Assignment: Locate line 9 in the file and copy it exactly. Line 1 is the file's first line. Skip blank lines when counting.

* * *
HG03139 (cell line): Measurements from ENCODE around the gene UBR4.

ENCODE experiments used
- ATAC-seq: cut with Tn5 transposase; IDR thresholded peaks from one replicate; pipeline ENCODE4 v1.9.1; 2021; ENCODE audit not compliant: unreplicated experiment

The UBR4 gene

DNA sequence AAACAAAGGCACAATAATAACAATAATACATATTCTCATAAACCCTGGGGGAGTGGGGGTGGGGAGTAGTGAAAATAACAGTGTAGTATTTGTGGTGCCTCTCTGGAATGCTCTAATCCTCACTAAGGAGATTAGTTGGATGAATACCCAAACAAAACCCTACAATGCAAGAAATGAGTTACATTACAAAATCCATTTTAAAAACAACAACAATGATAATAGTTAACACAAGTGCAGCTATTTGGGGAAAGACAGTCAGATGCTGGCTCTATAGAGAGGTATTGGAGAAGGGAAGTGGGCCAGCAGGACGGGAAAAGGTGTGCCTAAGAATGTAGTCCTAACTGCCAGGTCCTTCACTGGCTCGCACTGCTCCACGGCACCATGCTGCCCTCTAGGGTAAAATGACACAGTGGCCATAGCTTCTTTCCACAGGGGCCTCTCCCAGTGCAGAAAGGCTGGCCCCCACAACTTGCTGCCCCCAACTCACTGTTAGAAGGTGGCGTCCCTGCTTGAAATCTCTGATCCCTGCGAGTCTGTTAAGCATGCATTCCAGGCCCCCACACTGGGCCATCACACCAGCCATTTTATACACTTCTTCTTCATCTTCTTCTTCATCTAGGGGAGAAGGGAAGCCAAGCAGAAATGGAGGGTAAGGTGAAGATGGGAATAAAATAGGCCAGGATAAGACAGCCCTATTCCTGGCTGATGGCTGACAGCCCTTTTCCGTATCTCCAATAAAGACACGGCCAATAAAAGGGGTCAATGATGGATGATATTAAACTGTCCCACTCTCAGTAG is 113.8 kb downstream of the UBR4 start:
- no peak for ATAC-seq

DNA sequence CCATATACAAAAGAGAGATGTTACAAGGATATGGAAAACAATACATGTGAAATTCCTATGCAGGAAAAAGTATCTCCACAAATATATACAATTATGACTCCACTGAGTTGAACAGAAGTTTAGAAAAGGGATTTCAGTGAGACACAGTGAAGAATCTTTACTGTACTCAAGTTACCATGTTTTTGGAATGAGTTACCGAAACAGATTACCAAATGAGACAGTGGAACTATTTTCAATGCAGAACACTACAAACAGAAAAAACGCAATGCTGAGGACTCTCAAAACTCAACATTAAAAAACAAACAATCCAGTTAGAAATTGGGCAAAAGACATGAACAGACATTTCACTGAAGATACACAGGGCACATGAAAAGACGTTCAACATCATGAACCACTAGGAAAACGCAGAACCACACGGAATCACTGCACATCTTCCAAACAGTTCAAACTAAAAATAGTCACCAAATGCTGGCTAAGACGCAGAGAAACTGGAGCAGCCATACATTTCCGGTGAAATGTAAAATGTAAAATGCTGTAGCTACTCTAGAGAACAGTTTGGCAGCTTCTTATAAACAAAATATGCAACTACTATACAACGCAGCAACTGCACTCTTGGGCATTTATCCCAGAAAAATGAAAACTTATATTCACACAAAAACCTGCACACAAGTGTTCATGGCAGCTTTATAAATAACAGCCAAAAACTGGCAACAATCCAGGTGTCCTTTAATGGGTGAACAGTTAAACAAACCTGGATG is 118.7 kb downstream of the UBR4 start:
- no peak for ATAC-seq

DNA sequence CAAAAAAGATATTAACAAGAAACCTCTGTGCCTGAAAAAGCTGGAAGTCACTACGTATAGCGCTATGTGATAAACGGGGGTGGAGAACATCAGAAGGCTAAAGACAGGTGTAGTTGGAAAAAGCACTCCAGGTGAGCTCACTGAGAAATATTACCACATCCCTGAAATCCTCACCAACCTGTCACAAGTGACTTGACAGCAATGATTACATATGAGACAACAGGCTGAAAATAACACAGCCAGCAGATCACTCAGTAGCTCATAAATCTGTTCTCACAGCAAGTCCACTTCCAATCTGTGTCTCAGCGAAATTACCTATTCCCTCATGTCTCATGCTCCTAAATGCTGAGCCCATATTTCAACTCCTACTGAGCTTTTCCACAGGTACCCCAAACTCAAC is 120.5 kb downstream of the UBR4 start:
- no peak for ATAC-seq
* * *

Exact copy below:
DNA sequence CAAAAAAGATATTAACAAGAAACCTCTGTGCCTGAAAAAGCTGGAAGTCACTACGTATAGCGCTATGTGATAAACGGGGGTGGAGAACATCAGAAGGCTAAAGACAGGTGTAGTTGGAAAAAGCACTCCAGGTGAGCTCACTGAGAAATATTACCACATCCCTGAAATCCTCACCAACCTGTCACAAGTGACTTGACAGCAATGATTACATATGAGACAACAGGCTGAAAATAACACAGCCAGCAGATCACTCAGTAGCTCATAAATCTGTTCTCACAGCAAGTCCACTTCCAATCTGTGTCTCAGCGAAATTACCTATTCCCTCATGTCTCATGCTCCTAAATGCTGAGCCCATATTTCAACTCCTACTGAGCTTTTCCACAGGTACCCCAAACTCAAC is 120.5 kb downstream of the UBR4 start: